LAHORE: Climate justice, aided with meaningful judicial reviews and directions, should be the order of the day to protect the citizens from the impacts of climate change.

Lahore High Court judge Shahid Karim, keynote speaker at the ‘Climate change & flooding in Pakistan’ on the concluding of the Asma Jahangir Conference on Sunday, highlighted the accomplished and ongoing judicial actions of the LHC which have resulted in better environment for Lahore, in particular, and Punjab, in general’ in the last three years.

He said it was a constitutional obligation for state organs to provide a safe environment for citizens under articles three, nine and 38. He said the judicial history of Pakistan was full of nicely-worded judgements but they could not deliver as a judgement lacking follow-up and actions is not more than a beautiful painting hanging on the wall.

The environmental activism of the honorable court has a specific working framework under which cases related to the environment are kept pending with supervisory directions, until actions sought are done. In cases related to water conversion, the court formed a water commission, which later evolved into a water and environment commission and under the litigation, 100 reports were accomplished.

The measurable achievements of the climate justice can be counted as: installation of 73 water treatment plants in the Sundar real estate, sugar mills in the process of installing such plants across the province, ban on stubble and heat-generating fuel burning, recycling of ablution water through the installation of tanks in mosques, stopping wastage of water at vehicle wash plants, imposing water cess on housing societies, and harvesting of water rain through underground tanks. Justice Karim said the LHC had ruled in the landmark Ruda judgement that no agricultural land can be turned into real estate because “food security is the new name of national security”.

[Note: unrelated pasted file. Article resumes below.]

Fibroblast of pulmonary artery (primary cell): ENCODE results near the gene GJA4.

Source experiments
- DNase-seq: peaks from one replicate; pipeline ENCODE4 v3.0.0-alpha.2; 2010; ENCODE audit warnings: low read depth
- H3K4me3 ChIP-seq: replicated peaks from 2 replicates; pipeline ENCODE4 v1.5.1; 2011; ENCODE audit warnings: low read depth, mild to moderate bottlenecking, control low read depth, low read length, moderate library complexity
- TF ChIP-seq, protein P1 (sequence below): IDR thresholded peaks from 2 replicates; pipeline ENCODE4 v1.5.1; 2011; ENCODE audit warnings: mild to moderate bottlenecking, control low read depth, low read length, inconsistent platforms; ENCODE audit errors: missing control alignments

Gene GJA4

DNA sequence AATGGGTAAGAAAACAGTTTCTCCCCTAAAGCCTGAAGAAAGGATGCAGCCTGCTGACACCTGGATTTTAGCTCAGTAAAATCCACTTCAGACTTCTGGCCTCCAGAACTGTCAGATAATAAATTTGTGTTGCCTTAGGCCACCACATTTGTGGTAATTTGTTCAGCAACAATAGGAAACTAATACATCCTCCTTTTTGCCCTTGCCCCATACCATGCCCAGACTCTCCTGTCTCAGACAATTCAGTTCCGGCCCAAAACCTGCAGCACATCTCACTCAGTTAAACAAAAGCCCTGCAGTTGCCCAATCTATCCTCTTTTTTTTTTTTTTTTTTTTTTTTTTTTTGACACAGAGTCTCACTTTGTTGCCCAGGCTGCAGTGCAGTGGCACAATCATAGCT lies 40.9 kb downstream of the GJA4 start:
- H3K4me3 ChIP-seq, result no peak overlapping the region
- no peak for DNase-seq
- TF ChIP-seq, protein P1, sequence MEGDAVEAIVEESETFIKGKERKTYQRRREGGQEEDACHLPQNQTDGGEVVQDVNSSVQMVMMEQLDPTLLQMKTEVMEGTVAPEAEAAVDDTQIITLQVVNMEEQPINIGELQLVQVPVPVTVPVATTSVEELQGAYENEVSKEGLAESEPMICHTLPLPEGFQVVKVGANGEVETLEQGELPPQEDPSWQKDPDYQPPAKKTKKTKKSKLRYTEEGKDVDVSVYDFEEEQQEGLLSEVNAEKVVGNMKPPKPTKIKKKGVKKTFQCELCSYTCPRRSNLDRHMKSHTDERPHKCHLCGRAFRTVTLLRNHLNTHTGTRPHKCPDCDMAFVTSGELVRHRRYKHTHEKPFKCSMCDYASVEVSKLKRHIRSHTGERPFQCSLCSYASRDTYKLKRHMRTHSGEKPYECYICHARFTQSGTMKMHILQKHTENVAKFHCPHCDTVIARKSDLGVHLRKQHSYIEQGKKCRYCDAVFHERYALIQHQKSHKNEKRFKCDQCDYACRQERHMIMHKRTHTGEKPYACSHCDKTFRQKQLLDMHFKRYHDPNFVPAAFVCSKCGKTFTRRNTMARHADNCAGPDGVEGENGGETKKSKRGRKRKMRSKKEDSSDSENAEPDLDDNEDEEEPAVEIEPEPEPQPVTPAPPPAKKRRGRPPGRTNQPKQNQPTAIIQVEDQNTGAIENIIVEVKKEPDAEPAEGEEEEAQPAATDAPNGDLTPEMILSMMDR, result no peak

Khawar Mumtaz, former regional counselor and vice-president of the International Union for Conservation of Nature and Natural Resources’ presented the gender perspective of the havoc left by the recent floods and those in 2010 and 2011.

She said the most sufferers of the natural calamities were women and children. Unfortunately, successive governments failed to learn from super floods, and still there is much to be done for warning systems, evacuation and relief works. She said NGOs were the first to hit the ground in calamity-hit areas but their mandate and scope were limited.

Baba Jan, civil rights and climate change activist from Gilgit-Baltistan, minced no words in highlighting the highhandedness of state and non-state actors in the destruction of climate in the land of 7,000 glaciers.

He said the military deployment on either side of the border in Kargil, Siachen and other areas. He demanded that local councils be activated in GB to resolve local issues through local wisdom.

Had the local people been empowered, ruthless drilling for mines, felling of trees and avoiding hydel resources for power production would not have occurred in the scenic areas.

Naz Baloch, parliamentary secretary to climate change, was the next speaker. She said the recent flooding inflicted losses worth $40 billion on Pakistan despite its negligible contribution to greenhouse gas emissions.

She said climate change has made heatwaves, unpredictable rains, forest fires, glacial and cloud bursts, smog and increasing temperatures order of the day, and governmental interventions to check. She concluded with urging the community to stand by government actions and chip in with their small and big acts for a safer world.

Ali Tauqeer Sheikh, climate change and water resources expert, spoke on official approaches to address disaster management, He said there were gaps in policies as these policies should not be seen in isolation but in the contest of institutional capacity.

These policies should never be seen in isolation, but one has to link them with institutional capacity. Ahmad Rafay Alam, environmental lawyer, also spoke.

Published in Dawn, October 24th, 2022

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